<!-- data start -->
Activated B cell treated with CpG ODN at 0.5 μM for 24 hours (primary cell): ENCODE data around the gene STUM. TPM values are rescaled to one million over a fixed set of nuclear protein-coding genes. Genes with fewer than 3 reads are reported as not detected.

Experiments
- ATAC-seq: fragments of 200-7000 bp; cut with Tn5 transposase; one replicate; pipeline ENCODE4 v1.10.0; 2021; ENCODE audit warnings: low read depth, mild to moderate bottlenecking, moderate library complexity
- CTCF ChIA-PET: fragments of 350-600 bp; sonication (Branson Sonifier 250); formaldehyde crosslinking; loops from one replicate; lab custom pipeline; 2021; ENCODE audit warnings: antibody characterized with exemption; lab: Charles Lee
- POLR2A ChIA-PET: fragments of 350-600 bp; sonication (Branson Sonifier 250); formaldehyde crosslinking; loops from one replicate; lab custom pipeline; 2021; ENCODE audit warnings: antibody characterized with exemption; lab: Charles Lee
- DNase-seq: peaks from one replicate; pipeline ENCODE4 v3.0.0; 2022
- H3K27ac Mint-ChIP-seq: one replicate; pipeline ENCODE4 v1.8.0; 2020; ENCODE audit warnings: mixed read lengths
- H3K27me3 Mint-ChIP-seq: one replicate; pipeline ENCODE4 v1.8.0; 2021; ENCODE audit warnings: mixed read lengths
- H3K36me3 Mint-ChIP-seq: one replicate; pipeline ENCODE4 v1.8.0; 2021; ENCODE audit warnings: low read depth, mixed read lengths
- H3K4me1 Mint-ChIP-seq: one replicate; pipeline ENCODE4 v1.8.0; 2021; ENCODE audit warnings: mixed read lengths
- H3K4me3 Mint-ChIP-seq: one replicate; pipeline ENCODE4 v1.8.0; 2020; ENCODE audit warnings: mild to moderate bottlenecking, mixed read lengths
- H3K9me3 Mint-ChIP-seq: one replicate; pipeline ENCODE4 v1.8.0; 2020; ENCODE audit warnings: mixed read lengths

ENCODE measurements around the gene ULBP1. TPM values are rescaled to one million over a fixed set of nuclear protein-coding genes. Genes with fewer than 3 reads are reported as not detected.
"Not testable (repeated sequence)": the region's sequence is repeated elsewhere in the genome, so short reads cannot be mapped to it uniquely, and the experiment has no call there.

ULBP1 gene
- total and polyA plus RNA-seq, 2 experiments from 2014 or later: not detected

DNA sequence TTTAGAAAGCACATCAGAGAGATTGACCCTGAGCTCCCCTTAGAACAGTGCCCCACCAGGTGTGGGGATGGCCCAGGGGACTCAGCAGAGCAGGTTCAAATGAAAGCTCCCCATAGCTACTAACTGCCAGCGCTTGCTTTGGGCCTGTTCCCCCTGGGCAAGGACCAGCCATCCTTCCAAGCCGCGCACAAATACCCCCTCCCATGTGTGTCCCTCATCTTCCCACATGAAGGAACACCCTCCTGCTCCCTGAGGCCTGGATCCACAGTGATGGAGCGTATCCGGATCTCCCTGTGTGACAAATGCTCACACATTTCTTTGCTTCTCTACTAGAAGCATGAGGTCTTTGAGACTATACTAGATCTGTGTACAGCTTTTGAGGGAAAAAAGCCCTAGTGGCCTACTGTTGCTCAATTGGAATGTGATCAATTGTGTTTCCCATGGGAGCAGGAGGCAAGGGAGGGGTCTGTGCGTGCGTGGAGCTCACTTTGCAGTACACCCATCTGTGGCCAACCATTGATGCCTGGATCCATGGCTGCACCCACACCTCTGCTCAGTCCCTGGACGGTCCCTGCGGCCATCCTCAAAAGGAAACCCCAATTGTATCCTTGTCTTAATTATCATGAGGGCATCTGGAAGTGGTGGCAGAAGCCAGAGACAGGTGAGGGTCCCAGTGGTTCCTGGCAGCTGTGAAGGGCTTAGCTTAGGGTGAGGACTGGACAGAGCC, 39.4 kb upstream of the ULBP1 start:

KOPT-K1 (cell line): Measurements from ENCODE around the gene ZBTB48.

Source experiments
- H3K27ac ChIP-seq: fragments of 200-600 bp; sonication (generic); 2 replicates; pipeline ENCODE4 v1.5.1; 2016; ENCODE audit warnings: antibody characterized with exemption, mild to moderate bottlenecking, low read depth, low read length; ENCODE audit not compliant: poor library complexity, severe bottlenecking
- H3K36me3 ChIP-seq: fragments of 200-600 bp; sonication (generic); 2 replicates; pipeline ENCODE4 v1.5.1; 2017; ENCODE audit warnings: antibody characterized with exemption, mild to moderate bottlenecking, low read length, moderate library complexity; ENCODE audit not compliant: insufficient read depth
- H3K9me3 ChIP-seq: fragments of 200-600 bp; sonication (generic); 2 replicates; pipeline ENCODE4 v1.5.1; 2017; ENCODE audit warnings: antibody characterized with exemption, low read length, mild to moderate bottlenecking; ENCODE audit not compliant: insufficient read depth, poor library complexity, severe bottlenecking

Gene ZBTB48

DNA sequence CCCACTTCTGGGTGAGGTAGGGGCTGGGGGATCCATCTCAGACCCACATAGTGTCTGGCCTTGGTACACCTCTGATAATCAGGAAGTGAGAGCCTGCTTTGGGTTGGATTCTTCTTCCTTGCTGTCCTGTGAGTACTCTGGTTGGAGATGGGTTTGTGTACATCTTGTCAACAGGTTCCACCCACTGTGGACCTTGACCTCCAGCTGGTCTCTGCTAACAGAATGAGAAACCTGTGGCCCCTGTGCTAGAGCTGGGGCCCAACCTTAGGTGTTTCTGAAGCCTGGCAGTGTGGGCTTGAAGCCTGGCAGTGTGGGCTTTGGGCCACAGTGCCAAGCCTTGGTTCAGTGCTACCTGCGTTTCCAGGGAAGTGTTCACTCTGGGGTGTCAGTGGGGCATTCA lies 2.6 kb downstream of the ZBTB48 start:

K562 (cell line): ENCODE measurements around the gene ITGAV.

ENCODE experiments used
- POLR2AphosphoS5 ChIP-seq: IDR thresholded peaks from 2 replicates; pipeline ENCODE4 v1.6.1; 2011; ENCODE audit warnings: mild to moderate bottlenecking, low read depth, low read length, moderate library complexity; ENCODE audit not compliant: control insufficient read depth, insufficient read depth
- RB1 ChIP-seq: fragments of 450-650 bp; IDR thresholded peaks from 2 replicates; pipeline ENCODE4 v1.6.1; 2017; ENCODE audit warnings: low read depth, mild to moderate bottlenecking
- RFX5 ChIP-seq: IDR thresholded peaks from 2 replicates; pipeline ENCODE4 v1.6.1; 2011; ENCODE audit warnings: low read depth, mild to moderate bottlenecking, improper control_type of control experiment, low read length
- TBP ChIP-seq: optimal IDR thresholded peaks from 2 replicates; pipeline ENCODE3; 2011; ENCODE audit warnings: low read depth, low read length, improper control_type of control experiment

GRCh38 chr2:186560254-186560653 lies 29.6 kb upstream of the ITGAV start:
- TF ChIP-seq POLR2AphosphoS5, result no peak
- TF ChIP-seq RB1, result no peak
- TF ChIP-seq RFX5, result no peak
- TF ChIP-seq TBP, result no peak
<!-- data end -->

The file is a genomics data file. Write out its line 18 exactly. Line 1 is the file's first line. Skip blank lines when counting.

KOPT-K1 (cell line): Measurements from ENCODE around the gene ZBTB48.